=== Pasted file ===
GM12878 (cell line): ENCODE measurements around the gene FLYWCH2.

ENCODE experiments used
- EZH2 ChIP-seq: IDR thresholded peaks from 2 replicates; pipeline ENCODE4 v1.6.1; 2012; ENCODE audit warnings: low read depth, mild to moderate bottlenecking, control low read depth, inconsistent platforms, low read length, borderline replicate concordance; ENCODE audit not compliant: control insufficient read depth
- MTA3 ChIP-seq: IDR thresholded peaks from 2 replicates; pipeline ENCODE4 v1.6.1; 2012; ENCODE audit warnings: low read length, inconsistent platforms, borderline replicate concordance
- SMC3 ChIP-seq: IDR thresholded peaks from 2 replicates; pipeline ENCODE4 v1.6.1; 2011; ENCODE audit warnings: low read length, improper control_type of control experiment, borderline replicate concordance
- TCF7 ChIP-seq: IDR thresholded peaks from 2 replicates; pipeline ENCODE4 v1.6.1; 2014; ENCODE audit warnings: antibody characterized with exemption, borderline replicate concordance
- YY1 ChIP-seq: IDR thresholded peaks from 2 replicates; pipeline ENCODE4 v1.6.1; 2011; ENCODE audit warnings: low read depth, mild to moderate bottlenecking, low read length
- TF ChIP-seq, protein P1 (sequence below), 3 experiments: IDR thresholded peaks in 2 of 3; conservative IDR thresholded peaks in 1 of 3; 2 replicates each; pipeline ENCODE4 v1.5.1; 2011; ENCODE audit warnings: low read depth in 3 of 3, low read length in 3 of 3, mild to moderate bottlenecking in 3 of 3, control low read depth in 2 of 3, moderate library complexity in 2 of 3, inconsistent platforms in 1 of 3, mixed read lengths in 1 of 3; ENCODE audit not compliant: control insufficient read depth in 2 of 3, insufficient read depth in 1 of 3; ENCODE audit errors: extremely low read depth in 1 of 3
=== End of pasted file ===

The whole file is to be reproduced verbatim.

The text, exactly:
GM12878 (cell line): ENCODE measurements around the gene FLYWCH2.

ENCODE experiments used
- EZH2 ChIP-seq: IDR thresholded peaks from 2 replicates; pipeline ENCODE4 v1.6.1; 2012; ENCODE audit warnings: low read depth, mild to moderate bottlenecking, control low read depth, inconsistent platforms, low read length, borderline replicate concordance; ENCODE audit not compliant: control insufficient read depth
- MTA3 ChIP-seq: IDR thresholded peaks from 2 replicates; pipeline ENCODE4 v1.6.1; 2012; ENCODE audit warnings: low read length, inconsistent platforms, borderline replicate concordance
- SMC3 ChIP-seq: IDR thresholded peaks from 2 replicates; pipeline ENCODE4 v1.6.1; 2011; ENCODE audit warnings: low read length, improper control_type of control experiment, borderline replicate concordance
- TCF7 ChIP-seq: IDR thresholded peaks from 2 replicates; pipeline ENCODE4 v1.6.1; 2014; ENCODE audit warnings: antibody characterized with exemption, borderline replicate concordance
- YY1 ChIP-seq: IDR thresholded peaks from 2 replicates; pipeline ENCODE4 v1.6.1; 2011; ENCODE audit warnings: low read depth, mild to moderate bottlenecking, low read length
- TF ChIP-seq, protein P1 (sequence below), 3 experiments: IDR thresholded peaks in 2 of 3; conservative IDR thresholded peaks in 1 of 3; 2 replicates each; pipeline ENCODE4 v1.5.1; 2011; ENCODE audit warnings: low read depth in 3 of 3, low read length in 3 of 3, mild to moderate bottlenecking in 3 of 3, control low read depth in 2 of 3, moderate library complexity in 2 of 3, inconsistent platforms in 1 of 3, mixed read lengths in 1 of 3; ENCODE audit not compliant: control insufficient read depth in 2 of 3, insufficient read depth in 1 of 3; ENCODE audit errors: extremely low read depth in 1 of 3